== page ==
Having added this “murder wall” on a whim inside the lunar police captain's office (THE SOLAR GRID, Ch. 6), some function in the back of my head is now tinkering with the thought of a serial killer on the moon. This has no place in THE SOLAR GRID proper and there will be no mention of it, but if in the future I ever want to mess around with a detective procedural type thing, I may be enticed to set it on the moon in the world of THE SOLAR GRID. I wouldn't want the setting to be pointless dressing of a run-of-the-mill detective story though; it would have to be an integral part of the concept and tie in closely to notions of trade, migration, and imperialism (what with the Moon acting as a kind of port city in space within this particular world). One thing I hate about most detective stories is that they (knowingly or not) act vehicles of police propaganda, so I imagine I'd want to turn my story around and make it an indictment of policing instead.
Simple though, and not overly elaborate; a tight slim graphic novella. Then again, I've littered THE SOLAR GRID with so many little easter eggs that could all very easily warrant their own little graphic novella spanwlings.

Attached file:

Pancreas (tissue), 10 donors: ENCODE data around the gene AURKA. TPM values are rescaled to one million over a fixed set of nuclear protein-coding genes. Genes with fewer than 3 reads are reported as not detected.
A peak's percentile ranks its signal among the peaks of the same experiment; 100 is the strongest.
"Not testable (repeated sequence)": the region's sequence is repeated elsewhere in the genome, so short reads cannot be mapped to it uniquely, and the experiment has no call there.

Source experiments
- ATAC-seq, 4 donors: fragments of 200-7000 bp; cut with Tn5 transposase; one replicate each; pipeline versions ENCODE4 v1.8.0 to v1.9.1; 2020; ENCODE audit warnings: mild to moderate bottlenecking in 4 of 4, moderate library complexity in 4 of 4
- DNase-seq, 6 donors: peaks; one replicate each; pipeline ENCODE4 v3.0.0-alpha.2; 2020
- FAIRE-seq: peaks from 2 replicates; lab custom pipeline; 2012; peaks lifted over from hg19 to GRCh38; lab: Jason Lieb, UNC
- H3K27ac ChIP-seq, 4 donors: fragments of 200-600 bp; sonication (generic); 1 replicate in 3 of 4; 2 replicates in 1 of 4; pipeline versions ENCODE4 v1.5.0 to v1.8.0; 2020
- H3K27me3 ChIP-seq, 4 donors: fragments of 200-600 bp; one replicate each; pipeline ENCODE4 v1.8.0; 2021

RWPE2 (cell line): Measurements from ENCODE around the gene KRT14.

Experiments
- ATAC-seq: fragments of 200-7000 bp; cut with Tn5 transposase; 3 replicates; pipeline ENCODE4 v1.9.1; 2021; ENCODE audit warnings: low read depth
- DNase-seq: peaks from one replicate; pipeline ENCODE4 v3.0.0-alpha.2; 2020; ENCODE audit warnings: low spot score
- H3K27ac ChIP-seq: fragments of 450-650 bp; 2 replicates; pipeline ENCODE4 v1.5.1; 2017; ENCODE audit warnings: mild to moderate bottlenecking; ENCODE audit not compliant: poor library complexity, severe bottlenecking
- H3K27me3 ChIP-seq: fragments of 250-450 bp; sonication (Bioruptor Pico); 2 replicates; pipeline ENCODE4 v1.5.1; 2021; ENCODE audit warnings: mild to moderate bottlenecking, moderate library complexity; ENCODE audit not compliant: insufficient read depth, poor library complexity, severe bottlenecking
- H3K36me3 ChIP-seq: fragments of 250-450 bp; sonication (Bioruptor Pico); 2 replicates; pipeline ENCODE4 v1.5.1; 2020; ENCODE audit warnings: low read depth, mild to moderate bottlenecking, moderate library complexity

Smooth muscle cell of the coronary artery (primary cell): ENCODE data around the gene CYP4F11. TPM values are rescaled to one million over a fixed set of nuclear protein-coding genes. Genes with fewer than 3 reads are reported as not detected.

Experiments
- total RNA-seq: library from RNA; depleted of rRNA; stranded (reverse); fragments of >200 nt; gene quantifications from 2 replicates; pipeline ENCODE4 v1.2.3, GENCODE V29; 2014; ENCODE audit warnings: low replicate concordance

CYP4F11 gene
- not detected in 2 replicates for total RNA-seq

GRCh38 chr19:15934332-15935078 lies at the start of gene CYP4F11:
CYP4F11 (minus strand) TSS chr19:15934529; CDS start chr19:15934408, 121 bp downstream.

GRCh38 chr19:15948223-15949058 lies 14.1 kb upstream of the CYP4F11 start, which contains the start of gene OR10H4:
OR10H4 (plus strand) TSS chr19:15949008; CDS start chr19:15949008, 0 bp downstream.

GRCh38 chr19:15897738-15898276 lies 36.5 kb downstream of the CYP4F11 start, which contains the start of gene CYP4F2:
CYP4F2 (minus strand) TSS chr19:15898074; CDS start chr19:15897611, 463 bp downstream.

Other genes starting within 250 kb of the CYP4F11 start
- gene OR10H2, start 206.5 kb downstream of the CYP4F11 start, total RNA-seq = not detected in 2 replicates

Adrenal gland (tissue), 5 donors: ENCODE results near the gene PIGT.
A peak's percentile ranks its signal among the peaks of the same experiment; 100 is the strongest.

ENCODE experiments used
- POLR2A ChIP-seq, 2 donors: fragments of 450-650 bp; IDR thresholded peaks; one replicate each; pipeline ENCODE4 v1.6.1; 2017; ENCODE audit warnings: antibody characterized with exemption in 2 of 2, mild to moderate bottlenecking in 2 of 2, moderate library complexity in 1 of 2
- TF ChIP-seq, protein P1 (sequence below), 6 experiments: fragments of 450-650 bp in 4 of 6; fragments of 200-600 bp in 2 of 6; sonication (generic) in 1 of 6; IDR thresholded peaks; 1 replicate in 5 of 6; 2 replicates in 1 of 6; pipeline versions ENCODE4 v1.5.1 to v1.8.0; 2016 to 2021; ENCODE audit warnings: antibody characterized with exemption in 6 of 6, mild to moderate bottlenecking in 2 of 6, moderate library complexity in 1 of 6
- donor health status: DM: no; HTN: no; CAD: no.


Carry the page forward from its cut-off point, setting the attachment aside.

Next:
This is perhaps where a regular magazine might come in.
There's a bit in the introduction to KALILA & DIMNA that does not mince words as to the work's approach, an approach that very much speaks to my own philosophy of Concept Pop: Wisdom enveloped within entertainment. The wise come unto it for the wisdom, and idiots come unto it for the fun.
And there's a bit in Thomas Mann's DEATH IN VENICE speaking to me in equal measure. The bit that describes Gustave Aschenbach's epic on the life of Frederick the Great (wherein both Gustave and his work are of course fictitious): “Outsiders might be pardoned for believing that his Maia world and the epic amplitude revealed by the life of Frederick were a manifestation of great power working under high pressure, that they came forth, as it were, all in one breath. It was more the triumph for his morale; for the truth was that they were heaped up to greatness in layer after layer, in long days of work, out of hundreds and hundreds of single inspirations; they owed their excellence, both of mass and detail, to one thing and one alone; that their creator could hold out for years under the strain of the same piece of work.”
It's been 5 years of THE SOLAR GRID to date. Hopefully not more than 1 more year to go. After which, I may need to indulge in a perverted masquerade or two.
Not in Venice necessarily.